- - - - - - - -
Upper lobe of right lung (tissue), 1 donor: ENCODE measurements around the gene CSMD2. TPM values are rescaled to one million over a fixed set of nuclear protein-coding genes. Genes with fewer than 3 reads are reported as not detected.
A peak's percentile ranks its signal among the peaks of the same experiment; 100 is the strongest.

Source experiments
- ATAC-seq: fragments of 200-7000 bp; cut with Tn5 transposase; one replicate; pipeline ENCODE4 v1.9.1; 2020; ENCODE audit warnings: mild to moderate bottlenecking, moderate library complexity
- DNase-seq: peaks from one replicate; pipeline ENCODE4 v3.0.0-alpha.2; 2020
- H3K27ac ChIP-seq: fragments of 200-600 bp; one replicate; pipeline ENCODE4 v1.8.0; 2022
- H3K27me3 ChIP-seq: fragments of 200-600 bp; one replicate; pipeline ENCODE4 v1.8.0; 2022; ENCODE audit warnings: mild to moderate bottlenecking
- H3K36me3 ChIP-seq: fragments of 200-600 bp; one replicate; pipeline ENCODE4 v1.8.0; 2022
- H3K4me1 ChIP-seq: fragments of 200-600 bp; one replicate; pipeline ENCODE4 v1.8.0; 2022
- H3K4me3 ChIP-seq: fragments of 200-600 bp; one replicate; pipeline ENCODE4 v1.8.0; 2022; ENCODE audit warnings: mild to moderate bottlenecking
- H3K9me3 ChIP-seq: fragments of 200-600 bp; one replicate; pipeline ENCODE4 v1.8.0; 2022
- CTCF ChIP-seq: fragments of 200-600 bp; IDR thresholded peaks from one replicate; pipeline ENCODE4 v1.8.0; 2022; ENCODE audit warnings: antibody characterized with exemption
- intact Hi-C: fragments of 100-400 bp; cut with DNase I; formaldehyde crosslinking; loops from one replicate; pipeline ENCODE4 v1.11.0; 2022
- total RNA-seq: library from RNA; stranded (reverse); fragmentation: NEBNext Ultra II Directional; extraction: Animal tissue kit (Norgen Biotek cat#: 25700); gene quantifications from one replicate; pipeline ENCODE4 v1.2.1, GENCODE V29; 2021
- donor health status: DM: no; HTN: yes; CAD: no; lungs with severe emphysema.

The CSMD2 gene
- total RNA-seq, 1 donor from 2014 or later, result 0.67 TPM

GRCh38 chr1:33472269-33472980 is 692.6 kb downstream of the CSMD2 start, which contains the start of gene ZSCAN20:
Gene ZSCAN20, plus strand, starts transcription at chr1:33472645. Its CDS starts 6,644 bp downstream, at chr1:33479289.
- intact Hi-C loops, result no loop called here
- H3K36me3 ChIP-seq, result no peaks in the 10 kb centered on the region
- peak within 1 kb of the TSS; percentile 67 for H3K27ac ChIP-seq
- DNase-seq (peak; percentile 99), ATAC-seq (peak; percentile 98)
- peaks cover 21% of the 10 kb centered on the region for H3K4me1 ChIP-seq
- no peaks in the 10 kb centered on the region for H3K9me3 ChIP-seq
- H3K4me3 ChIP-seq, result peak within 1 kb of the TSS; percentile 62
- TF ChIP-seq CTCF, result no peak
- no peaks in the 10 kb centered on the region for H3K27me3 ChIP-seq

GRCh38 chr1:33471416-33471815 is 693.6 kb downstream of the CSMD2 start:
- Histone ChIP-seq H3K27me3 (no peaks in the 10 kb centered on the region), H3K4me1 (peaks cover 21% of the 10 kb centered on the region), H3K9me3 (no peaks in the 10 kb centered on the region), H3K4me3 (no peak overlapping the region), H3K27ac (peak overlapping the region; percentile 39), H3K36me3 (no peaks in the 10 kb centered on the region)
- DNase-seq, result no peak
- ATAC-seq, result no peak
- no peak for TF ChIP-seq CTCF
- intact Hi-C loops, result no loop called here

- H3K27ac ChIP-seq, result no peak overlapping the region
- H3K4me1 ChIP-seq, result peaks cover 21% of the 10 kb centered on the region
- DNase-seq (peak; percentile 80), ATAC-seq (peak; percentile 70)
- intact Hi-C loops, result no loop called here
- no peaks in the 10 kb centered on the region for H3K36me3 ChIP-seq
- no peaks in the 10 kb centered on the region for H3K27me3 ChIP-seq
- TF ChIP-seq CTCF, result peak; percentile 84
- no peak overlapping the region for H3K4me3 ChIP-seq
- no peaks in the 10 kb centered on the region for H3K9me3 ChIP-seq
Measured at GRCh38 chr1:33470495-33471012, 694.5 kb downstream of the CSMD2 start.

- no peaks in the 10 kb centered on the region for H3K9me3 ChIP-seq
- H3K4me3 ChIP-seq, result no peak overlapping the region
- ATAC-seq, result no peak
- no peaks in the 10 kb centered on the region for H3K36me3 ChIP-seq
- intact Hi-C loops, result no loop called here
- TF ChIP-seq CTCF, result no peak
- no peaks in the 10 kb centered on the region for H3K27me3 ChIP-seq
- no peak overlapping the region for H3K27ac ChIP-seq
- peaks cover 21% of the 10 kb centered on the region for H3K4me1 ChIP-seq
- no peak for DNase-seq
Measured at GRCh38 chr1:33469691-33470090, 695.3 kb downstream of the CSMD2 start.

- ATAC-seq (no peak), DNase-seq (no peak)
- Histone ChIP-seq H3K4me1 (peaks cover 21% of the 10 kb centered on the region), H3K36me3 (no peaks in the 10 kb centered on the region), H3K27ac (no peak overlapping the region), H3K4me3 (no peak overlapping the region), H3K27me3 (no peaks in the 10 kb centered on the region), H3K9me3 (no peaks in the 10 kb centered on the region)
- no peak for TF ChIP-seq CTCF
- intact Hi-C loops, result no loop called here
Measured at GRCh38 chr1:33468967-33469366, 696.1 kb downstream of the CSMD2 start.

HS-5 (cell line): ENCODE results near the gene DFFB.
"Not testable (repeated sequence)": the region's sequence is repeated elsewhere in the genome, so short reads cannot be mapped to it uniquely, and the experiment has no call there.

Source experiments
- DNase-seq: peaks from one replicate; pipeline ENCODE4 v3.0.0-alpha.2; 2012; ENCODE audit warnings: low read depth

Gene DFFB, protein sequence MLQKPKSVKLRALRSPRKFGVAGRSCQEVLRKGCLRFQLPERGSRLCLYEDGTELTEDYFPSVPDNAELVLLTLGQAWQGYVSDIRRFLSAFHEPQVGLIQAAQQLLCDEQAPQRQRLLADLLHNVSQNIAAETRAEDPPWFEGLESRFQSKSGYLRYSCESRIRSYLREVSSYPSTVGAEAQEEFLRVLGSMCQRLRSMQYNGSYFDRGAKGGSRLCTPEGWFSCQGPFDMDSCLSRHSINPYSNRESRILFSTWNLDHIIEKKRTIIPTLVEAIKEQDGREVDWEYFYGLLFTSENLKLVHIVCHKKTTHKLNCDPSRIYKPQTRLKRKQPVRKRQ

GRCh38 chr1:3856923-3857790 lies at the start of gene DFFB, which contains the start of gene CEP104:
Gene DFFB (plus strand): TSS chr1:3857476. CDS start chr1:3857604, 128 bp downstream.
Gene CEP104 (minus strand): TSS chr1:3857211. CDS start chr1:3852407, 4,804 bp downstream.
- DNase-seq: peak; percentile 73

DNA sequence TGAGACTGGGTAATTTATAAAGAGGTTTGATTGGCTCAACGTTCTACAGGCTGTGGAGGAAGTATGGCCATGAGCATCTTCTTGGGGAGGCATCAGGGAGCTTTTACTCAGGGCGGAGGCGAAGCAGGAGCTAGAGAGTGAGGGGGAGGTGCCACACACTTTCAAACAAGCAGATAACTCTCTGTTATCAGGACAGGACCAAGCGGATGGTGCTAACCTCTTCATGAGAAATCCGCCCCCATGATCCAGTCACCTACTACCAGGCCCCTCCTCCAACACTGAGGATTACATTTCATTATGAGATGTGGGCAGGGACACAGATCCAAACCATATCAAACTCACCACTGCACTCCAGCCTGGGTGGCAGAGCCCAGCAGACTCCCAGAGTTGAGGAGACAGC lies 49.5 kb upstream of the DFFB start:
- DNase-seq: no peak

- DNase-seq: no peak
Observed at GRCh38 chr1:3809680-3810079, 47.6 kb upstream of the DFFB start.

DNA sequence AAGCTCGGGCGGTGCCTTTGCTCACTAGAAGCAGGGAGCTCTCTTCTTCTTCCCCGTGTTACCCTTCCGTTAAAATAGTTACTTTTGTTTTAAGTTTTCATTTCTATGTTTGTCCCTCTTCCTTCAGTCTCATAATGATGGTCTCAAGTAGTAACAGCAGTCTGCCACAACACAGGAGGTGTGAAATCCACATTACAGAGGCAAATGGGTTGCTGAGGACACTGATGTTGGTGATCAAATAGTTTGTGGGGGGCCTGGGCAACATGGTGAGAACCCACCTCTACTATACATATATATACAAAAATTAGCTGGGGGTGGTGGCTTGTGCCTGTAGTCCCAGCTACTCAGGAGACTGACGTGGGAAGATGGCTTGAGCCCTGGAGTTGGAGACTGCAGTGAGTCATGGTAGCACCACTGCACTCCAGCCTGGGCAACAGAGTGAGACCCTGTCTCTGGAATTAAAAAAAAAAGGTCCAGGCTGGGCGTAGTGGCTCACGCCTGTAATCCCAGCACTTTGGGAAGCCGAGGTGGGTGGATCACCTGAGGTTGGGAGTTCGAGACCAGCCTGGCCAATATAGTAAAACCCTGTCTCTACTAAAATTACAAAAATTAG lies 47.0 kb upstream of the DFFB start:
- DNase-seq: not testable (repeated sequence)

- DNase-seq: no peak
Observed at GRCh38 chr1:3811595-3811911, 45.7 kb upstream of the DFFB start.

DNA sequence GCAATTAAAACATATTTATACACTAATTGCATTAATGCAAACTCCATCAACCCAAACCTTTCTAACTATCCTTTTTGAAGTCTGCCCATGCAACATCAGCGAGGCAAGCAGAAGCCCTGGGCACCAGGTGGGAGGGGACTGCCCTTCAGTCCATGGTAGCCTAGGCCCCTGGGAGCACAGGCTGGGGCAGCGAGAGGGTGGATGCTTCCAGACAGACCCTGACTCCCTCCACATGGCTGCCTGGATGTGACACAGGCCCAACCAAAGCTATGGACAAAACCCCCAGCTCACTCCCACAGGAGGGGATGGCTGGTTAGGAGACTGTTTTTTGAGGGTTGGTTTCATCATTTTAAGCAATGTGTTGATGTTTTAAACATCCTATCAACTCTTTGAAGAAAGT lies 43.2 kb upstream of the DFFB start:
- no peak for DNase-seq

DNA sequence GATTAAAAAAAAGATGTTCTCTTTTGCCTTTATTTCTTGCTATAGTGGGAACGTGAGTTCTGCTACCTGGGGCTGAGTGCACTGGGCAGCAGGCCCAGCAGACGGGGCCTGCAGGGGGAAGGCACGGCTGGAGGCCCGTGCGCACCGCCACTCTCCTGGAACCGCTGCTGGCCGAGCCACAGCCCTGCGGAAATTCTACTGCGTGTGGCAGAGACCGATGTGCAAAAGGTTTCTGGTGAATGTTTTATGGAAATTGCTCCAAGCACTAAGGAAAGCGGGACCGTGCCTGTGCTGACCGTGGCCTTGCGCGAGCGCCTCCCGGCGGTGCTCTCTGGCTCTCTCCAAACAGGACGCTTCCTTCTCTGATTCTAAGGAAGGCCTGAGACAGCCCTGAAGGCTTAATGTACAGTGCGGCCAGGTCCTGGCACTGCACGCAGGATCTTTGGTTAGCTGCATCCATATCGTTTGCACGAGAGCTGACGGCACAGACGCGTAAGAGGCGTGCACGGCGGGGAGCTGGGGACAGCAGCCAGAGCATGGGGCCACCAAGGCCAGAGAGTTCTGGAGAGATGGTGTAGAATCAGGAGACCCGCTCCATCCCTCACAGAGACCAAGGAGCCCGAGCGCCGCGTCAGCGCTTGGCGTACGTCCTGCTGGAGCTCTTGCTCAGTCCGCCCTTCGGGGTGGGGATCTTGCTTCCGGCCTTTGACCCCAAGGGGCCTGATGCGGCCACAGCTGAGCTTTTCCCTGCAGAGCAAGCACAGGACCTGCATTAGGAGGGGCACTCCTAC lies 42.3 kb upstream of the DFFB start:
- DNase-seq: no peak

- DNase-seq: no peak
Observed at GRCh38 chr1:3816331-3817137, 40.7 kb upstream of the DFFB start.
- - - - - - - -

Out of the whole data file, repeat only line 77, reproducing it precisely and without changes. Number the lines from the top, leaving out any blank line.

Observed at GRCh38 chr1:3811595-3811911, 45.7 kb upstream of the DFFB start.